Eric Shaw is a documentary film maker who was starting to make it big – on set he would have the uncanny ability as director of photography to know what things we really like, as if through fantastic means – and then this determination for accuracy causes him to lose his cool and his growing career is instantaneously ended.  Now he spends his days making short films on people’s lives for funerals, where his strange ability allows him to see what a person was truly like.  He attends the viewings at each of the funerals, and at one is commissioned to create a documentary of her father-in-law, Campbell Bradford, who is 95 and a millionaire.

Shaw starts with an interview with the aging Bradford in the hospital, who seems practically comatose, but once he gets behind the lens he sees a different man, with an evil look and seemingly clear minded, but upon taking his eye of the lens, Bradford is just an unmoving form in the bed.  This is just the first mystery, as Shaw travels to Bradford’s hometown.  Bradford began his career in bottling a particular type of spring water that was purported to possess certain healing properties.  Shaw tried a sip of the hundred-year-old water and promptly threw up; but once he checks into his hotel, he notices the bottle becoming colder and colder, as frost begins to form on the outside.  Suffering a migraine, he tries the drink again, hoping for some healing; this time the water is icy and sweet, his headache going away immediately.  As Shaw investigates the man, he finds a sordid past that the town is doing everything it can to cover up; meanwhile his headaches continue to return and become worse, as he drinks more of the spring water.  He begins to have visions and flashes of past events which all have a bearing on the mystery that Campbell Bradford.  Shaw finds himself needing a way, a resolution, before he loses his mind completely.

Koryta turns a normal seeming town into a place with a sinister past, employing the mystical and fantastic to reveal the unusual story; while So Cold the River takes a while to get going, the story grows and becomes more compelling and complex, with an action-filled conclusion.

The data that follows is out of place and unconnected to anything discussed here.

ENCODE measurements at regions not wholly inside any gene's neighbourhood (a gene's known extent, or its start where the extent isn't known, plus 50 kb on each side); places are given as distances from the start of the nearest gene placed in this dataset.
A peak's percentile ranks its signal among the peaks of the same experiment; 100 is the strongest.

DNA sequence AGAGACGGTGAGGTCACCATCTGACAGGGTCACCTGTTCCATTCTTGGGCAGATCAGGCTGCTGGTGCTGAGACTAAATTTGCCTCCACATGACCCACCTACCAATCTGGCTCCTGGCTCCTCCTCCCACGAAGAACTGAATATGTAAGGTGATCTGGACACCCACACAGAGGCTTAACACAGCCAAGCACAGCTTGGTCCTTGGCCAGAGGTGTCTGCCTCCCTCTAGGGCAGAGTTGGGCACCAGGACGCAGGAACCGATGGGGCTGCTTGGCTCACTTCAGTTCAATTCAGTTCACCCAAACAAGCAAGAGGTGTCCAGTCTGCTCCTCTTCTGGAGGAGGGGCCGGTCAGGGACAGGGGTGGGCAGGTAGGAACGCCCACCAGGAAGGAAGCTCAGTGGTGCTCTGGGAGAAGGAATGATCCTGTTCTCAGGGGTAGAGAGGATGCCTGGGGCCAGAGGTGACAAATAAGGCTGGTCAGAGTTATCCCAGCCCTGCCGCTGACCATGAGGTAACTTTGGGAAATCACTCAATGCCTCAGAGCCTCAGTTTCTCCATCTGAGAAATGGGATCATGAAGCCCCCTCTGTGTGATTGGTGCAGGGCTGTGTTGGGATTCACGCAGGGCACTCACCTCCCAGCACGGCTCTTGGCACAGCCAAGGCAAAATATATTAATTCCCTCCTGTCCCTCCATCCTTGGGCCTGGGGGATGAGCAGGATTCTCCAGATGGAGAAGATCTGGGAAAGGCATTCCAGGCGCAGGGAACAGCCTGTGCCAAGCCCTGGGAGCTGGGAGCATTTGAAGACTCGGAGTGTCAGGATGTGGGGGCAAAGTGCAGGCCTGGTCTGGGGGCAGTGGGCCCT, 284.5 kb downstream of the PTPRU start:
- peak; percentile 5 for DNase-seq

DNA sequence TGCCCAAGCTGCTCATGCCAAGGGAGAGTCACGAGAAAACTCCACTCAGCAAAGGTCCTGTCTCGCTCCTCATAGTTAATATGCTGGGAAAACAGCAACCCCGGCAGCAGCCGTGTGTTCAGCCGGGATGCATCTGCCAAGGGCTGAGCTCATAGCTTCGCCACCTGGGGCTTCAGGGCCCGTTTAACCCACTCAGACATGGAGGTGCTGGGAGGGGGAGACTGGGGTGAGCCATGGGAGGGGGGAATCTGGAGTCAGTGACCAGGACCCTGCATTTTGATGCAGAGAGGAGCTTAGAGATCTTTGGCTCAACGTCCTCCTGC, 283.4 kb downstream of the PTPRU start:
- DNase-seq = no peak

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Originally written on September 16 2010 ©Alex C. Telander.

“Warrior of Rome: Part 1, Fire in the East” by Harry Sidebottom (Penguin, 2008)

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Dr. Harry Sidebottom knows what he’s talking about when he writes about ancient Rome: he teaches classical history at the University of Oxford, and is a well-respected scholar on ancient warfare, classical art, and the cultural history of the Roman Empire.  It seems perfectly fitting that he should turns his writing abilities and knowledge to writing historical fiction on the world he is so familiar with.

It is the year AD 255 and the Roman Empire encompasses most of the western world, but it is being stretched thin, with issues occurring on the borders, revealing that this empire is finite.  In the east there is Persia and the massing forces of the Sassanid Empire.  The lone, isolated citadel of Arete is the important stronghold for the Roman Empire.  Ballista is the man chosen to lead the Roman forces; a former barbarian with a Nordic background and beliefs, and has seen what life has to offer.  Now it is up to him to unite the Roman forces and stop one of the greatest threats the Roman Empire has ever seen.

Sidebottom writes with a skill that works to combine details and information on the period without overloading the reader with facts and jargon, and at the same time making the story compelling, interesting and action-packed.  Writers of nonfiction rarely travel into the realm of fiction writing, and the reverse is also true, because it’s hard to do; Sidebottom is one of those special authors with the knowledge and background in the history, as well as the writing ability to carry this out effortlessly.